Tom Scotney looks at how a new high speed rail terminal could be the kick-start Eastside has been crying out for.
Although just a stone’s throw from the Bullring, Eastside has missed out on the redevelopment work that has transformed other areas of the city.
Districts like the Jewellery Quarter and Gas Street Basin have risen from a post-industrial malaise while Eastside has never quite lived up to all its promise.
And the under-developed and industrial nature of the area has led to a vicious circle of decline as it has struggled to bring in new businesses.
One of the few establishments in the area that deals with a regular flow of visiting customers is the Birmingham Central Backpackers hostel on Coventry Street.
Managing director Jennifer Randall said she hoped the investment into the area that could come with the opening of the new station would make Digbeth and Eastside less intimidating for visitors.
She said: “I think it would have a tremendously good impact on the area because obviously the more people you bring into the area the better for businesses. It would bring more money into the area and could really bring it to life.
“They have spent a lot of money on the Jewellery Quarter but that’s a lot further out from the city centre, where we are just a few steps away from the Bullring.
“Being located in Digbeth we have always struggled with the appearance of the outside area – and perhaps this could mean the appearance could be cleaned up.
“At our location we have sometimes struggled because it’s not a very well lit area, it’s mostly industrial.
“For us the appearance of the area has been an issue continually. The one thing we have always fought against and we can’t control is what the area looks like.
“For someone who’s come off the coach at Digbeth Coach Station it’s a very dark and intimidating environment.
“As an American that came into the city for the first time through the coach station, it was very intimidating. As for other people travelling through – I don’t think they would be very impressed.”
The north side of Digbeth has seen some regeneration in recent years, with the likes of Fazeley Studios and The Bond opening their doors. But the environment is still largely industrial, despite the near-city centre location.
Teamworks Karting is based in a warehouse on the north side of Fazeley Street. Director Simone Schehtman said any move that brought more people and more investment into the area would be good for local businesses.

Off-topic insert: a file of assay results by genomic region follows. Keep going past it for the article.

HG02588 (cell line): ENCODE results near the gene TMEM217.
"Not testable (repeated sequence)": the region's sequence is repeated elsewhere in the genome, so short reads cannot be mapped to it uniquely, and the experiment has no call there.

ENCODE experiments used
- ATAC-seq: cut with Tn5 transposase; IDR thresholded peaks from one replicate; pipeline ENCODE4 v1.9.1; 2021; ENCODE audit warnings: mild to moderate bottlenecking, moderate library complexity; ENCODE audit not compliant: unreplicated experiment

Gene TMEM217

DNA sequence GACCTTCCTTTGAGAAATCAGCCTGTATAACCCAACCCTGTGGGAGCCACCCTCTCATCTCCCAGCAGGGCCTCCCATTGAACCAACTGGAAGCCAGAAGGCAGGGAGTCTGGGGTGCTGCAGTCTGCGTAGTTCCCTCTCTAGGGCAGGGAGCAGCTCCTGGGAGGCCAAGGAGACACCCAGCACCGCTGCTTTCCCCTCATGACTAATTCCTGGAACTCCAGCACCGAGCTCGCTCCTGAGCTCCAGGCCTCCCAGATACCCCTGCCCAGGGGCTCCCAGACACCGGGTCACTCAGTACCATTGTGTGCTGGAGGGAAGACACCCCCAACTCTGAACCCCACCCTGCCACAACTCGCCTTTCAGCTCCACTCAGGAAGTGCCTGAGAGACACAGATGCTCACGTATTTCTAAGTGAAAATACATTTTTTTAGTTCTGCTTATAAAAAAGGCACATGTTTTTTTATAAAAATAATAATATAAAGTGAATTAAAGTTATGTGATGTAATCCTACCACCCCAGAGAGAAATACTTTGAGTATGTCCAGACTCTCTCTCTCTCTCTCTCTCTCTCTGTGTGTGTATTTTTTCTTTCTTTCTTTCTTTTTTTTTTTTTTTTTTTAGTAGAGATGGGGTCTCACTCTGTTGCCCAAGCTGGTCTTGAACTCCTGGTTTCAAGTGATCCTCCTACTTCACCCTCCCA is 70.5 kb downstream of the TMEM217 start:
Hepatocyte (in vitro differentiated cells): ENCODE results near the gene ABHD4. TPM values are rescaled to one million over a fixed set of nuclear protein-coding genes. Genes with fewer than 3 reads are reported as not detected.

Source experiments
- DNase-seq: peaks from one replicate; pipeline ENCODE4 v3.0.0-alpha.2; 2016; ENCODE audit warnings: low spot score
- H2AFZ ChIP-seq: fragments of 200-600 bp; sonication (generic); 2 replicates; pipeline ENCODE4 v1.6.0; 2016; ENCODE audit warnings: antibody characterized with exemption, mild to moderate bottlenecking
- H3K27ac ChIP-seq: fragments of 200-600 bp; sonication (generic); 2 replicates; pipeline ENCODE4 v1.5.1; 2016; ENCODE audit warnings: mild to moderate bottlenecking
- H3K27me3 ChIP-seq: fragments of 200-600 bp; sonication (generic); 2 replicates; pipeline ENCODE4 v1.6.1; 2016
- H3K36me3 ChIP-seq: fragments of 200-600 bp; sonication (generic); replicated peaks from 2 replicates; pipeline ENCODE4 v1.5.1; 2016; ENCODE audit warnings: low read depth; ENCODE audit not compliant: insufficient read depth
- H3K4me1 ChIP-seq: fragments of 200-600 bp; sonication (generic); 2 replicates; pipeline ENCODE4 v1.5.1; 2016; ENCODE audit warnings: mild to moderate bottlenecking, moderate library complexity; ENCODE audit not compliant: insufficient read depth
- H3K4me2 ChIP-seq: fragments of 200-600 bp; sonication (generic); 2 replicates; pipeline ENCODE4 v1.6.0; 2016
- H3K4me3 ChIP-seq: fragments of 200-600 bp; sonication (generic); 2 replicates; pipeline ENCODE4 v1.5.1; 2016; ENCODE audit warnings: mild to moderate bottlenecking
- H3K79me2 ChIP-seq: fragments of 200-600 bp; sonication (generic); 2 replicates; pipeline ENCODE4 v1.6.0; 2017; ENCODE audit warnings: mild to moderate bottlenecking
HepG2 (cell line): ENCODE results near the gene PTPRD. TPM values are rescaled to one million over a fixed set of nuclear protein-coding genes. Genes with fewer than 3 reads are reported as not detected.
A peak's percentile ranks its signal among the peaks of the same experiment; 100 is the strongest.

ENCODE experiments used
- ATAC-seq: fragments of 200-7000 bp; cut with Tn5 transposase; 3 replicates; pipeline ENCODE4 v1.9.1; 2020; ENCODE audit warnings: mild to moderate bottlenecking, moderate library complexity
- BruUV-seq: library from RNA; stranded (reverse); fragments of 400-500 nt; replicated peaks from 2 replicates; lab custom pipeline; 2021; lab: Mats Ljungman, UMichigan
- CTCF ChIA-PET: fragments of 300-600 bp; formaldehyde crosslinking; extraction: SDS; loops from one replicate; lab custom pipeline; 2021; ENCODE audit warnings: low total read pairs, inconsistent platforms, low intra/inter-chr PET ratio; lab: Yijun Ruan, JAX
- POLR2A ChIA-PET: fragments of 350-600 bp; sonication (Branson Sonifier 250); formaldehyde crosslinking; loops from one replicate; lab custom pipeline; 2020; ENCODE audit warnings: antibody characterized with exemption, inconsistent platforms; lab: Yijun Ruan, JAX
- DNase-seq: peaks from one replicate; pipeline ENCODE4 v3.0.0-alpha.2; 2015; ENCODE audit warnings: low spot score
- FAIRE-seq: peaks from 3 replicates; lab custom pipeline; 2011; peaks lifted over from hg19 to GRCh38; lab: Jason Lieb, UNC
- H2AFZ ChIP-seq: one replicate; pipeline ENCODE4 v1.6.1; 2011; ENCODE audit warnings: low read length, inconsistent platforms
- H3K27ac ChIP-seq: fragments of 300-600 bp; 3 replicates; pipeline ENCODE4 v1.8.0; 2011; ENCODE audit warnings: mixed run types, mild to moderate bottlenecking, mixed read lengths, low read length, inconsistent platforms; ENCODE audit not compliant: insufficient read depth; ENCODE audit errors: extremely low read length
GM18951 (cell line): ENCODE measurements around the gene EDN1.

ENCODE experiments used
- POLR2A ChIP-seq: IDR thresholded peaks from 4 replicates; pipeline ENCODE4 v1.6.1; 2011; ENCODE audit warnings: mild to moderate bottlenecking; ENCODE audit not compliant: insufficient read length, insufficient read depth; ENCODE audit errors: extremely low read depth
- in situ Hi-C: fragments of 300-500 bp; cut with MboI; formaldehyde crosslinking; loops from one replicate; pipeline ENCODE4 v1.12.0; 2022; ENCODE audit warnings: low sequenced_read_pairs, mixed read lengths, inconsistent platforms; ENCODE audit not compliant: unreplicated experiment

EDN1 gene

And she added she hoped the high-speed rail link would not just mean quicker journeys to other parts of London, but a joined-up service across the Channel and beyond.
She said: “Of course it’s fantastic it will bring footfall through the area and exposure to what’s the heartland of the country, and will mean brilliant links through to London. Long term these things have a fabulous effect, and hopefully mean more local amenities.
“In the short term obviously it will create lots of obstacles to overcome as with any construction project. But major development transport infrastructure is needed to develop the professional sector to link Birmingham with Europe.
“There needs to be more focus on inward investment in the UK and the West Midlands – anything that can try to attract FTSE companies into this area has got to be good.”
While the part of Eastside south of the railway lines is still populated by industrial buildings and companies, the north side – where Curzon Street Station once hosted the city’s first rail terminus – has been almost completely cleared.
The area is now earmarked for a number of projects, including a park, the new campus for Birmingham City University, and a mixed-use development on the former Parcelforce site behind the listed station building.
These will all join Millennium Point, currently one of the only new buildings in Eastside.
Nick Winterbotham, the chief executive of Millennium Point, said that while it would be good to have the potential of a link to the rest of the country and further afield, it might clash with the development plans currently in place.
But he said it would create more publicity and marketing opportunities for businesses and organisations in the area. He said: “If there was an extension of the mainline stations in Eastside it would make the proposition even stronger for further development for Millennium Point. Inevitably, what we have discovered is that while Millennium Point is standing there on its own people notice us in a way they wouldn’t have before. There have to be opportunities like that if there were people coming through a station nearby. It brings in a new series of possibilities.”
And he said that it might come as a surprise to developments like the BCU that already have plans to turn the area into a ‘leisure and learning’ district.
He said: “That’s a reality check, I’m not sure what their reaction would be. They are clearly planning to make a big splash, and if Eastside became a major transport hub it might not be appropriate for them.
“On the other hand they might take a completely different view. It’s difficult to judge.”
But he added that the main hurdle would ultimately be funding rather than location.
“In some sense it would be good to have faster trains to London,” he said. “But is it worth the money?
“I think it could be very good for Birmingham, as long as it doesn’t have to foot the bill.
“I think my own point of view is we have to have a reality check on this – just what would it cost and would it distort the rather nice plans currently in place?”